decided: May 3, 1984.
GUSTAV A. STICKLOON, PETITIONER
COMMONWEALTH OF PENNSYLVANIA, UNEMPLOYMENT COMPENSATION BOARD OF REVIEW, RESPONDENT
Appeal from the Order of the Unemployment Compensation Board of Review in case of In re: Claim of Gustav A. Stickloon, No. B-206209.
James D. Watt, Jr., for petitioner.
Charles G. Hasson, Acting Deputy Chief Counsel, with him, Richard L. Cole, Jr., Chief Counsel, for respondent.
Judges Rogers, Craig and Colins, sitting as a panel of three. Opinion by Judge Colins.
[ 82 Pa. Commw. Page 224]
This is an appeal by Gustav A. Stickloon (claimant) from an Order of the Unemployment Compensation Board of Review (Board) affirming a referee's decision denying benefits on the ground that the claimant's unemployment was the result of his own willful misconduct.*fn1
The claimant worked for approximately eight years as a saw operator for United Metal Receptacle (employer). His last day of work was January 12, 1982, on which date he was told he was fired for having participated in an illegal work stoppage which was in violation of a labor-management agreement between the International Molders and Allied Workers Union and the employer. At the time of the stoppage the claimant was a member of the International Molders and Allied Workers Union and was a Union Official, the shop committeeman.
Our scope of review in unemployment cases where the party with the burden of proof has prevailed before the Board is limited to a determination of whether the Board's findings of fact are supported by substantial evidence and whether an error of law has been committed. Gardner v. Unemployment Compensation Board of Review, 71 Pa. Commonwealth Ct. 512, 454 A.2d 1208 (1983).
[ 82 Pa. Commw. Page 225]
The Board affirmed the decision of the Referee who found, inter alia, that:
1. . . . [The Claimant's] last day of work was January 12, 1982.
5. On January 8, 1982, the employees at the employer's facility commenced a work stoppage due to the employer's suspending a fellow employee for alleged infraction of the work rules.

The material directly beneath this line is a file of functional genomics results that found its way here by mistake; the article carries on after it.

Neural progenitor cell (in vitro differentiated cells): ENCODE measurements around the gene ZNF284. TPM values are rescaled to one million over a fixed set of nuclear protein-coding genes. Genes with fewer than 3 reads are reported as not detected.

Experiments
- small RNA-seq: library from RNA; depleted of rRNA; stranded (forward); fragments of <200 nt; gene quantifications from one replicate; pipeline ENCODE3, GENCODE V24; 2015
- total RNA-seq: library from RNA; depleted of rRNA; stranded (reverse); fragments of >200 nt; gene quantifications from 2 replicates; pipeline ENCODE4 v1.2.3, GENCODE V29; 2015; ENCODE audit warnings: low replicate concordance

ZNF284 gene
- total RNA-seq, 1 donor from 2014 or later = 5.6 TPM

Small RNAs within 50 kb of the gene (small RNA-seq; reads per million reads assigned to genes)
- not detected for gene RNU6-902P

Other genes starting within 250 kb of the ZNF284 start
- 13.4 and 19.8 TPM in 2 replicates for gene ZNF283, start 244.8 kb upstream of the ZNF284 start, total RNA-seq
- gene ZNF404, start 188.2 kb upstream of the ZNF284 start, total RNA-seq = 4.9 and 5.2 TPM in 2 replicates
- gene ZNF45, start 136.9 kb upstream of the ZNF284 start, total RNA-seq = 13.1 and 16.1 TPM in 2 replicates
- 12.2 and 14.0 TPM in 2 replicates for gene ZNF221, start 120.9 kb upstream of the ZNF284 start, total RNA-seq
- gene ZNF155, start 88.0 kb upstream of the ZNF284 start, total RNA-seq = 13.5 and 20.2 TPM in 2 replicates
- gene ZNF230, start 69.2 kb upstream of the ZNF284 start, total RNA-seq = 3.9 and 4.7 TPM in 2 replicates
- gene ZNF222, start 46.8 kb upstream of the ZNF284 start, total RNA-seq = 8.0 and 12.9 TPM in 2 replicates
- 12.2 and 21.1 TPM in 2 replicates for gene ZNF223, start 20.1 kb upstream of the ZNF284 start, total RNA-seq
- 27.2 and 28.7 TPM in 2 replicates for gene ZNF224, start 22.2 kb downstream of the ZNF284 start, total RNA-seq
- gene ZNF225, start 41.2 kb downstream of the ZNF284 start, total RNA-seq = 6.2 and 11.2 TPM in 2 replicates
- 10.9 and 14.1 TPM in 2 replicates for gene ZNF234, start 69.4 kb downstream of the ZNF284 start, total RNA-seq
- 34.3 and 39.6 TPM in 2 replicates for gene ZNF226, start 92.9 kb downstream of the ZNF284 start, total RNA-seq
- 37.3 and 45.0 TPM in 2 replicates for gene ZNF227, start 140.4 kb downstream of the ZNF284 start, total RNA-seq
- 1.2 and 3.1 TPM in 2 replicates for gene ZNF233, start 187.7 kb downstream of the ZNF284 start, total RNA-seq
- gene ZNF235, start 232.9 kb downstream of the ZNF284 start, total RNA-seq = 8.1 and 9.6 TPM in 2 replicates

6. Prior to the commencement of the shift on January 8, 1982, claimant as the shop committeeman, tried to persuade the workers to return to work because they would be in violation of Article XII of the labor-management agreement to no avail.
7. The plant superintendent then requested claimant to report to work. Claimant refused because the men voted to stay out and since he was part of the union, he was considered to be part of the same body of men.
8. On January 8, 1982 the employer issued an ultimatum to the employees that they either return to work on Monday, January 11, 1982, or lose their jobs.
9. On January 11, 1982 the employees returned to work and the claimant was discharged for participating in the work stoppage which was in violation of the labor-management agreement in effect during the stoppage.
10. The claimant participated in the unlawful work stoppage by refusing to report to work.
There is no evidence that the claimant participated in the work stoppage.*fn2 The testimony clearly indicates
[ 82 Pa. Commw. Page 226]
that the claimant fulfilled his obligations*fn3 to his employer and that he made several reasonable efforts to persuade the workers to return to work, because, if they did not, they would be in violation of Article XII*fn4 of the labor-management agreement.*fn5